Live Aid

Live Aid at Wembley
This was the first really big outside broadcast I worked on. I would have paid to see the concert had I been able to get hold of a ticket, but to be a small part of it was outstanding.
The huge Wembley Stadium was completely sold out. The atmosphere was astonishing.

Hong Kong Hand over

The massed bands on the parade ground
On 30th June 1997 Britain handed Hong Kong back to China. I was lucky enough to be chosen to be part of the BBC's team that covered the hand over ceremonies.
It rained and rained and rained Everyone at the ceremony was presented with an umbrella, wow did they need them too.
The rain on the parade ground at night added a certain flourish to the shots. Keeping the lens dry was an almost impossible job. We finished the night soaked to the skin with the warm rain.
The million $ display The ceremony ended with one of the most remarkable firework displays I have ever seen. However it was completely upstaged the next night by the Chinese letting off a 100 million dollar display.

Animal Hospital

Rolf Harris

Animal Hospital followed the life and work of the RSPCA at it's veterinary hospitals and of it's roving inspectors around the country. Presented by Rolf Harris the program was a huge success since it's first transmission in 1993 and ran for ten years, finally finishing in 2003. It was imitated by most of the other UK broadcasters during it's run.
I first became involved with the program in 1995 and supervised the OB camera operation in London until I left the BBC in 2001. I worked over 400 days in total on the series.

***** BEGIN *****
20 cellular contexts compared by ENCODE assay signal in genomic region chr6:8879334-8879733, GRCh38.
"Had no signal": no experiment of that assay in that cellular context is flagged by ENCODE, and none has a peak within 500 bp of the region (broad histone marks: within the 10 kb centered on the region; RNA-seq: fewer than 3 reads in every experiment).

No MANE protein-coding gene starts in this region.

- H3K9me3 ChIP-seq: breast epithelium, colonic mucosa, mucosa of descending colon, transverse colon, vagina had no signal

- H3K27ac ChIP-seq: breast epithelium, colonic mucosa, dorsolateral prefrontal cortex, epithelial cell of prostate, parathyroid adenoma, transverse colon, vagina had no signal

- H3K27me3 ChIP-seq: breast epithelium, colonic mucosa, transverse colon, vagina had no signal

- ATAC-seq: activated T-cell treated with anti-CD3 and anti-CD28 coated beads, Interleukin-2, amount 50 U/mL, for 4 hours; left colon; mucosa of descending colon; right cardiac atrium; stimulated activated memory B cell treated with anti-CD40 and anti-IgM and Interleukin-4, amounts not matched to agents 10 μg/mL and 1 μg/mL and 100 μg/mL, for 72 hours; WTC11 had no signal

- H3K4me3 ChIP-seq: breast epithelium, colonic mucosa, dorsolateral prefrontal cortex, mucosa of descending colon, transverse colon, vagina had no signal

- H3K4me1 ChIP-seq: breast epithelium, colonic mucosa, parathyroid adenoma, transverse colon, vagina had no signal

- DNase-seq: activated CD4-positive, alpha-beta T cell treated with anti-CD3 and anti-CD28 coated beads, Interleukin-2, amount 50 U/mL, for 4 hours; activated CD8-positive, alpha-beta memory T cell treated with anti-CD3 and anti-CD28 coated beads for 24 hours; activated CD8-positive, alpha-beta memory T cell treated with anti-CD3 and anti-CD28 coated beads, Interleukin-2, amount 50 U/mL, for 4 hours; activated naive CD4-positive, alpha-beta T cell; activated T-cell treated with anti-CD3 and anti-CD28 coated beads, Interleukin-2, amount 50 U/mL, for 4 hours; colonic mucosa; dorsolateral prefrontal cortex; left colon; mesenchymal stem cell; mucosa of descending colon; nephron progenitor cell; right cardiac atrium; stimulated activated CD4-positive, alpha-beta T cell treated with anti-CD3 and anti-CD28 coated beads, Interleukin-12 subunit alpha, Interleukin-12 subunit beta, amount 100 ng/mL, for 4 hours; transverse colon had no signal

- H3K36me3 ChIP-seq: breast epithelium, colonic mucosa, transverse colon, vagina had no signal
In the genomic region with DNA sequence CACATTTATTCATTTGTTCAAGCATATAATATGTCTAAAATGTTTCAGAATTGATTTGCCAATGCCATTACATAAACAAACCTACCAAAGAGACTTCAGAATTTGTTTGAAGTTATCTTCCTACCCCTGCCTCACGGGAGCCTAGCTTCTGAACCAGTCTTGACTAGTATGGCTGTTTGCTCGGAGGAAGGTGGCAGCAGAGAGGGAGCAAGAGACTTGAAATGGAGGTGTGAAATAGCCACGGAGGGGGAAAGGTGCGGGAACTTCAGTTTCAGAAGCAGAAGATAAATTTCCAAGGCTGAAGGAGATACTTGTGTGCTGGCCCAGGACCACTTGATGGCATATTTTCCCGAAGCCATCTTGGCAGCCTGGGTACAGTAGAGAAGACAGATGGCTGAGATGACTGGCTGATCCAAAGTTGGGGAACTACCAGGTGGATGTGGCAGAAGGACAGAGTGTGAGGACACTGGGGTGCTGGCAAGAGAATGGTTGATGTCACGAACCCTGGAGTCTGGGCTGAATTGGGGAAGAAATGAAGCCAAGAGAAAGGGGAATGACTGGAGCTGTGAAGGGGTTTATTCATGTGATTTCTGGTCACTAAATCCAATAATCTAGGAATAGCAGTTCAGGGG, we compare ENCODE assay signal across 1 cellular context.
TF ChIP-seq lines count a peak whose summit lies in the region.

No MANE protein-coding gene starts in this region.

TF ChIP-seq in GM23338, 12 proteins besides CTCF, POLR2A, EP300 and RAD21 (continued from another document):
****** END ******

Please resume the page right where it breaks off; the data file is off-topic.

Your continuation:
The OB cameras followed the work done inside the hospital. We covered the initial consultations when people first brought their pets in to see the vets and then followed any further treatments needed. We had to work closely with the staff of the hospital, making great efforts not to get in the way of their work whilst still being able to show the viewers what happens.
Every day in the hospital was different, we never knew what was going to happen. Some days could be slow with little of interest coming in, other days were absolutely frantic. Following emergencies as they come in and are seen and staying with them in real time being X-Rayed and then possibly straight into an emergency operation could be a real challenge.
The whole team at Aylesbury 1996
Using Steadicam at Edinburgh Zoo for the AH Roadshow series

Figaro Live

Kirtlington Hall

In May 2000 the BBC staged Music Live, a day of live music programming from around the UK. One of the centre pieces of the day was a live performance of Mozart's Marriage of Figaro performed in real time throughout the day.
Unlike most conventional opera productions this was to be performed and shot as a drama, rather than a stage production. Shooting multi camera drama is never easy, adding the complications of shooting in real locations and working to live music as well was a bold decision. It's difficult for anyone outside the industry to realise quite how ambitious a project this was.
Rehearsing the interior scenes went well during the early part of the rehearsal week, but every attempt at rehearsing the final act outdoors was greeted by torrential downpours of rain. We finally went into the live transmission day without ever having been able to rehearse the act from start to finish non-stop, scary stuff.
The Transmission day dawned to a wonderful summer's day. The first two acts went superbly well and the mood of everyone on the team was positively euphoric. The last two acts seem to rush past, finally finishing with a firework display over Kirtlington Hall. Everyone was agreed that it was one of the most outstanding productions they'd ever worked on. The programme was later nominated for a Royal Television Society award for the standard of it's camerawork.
The principle cast
Rehearsing the final act
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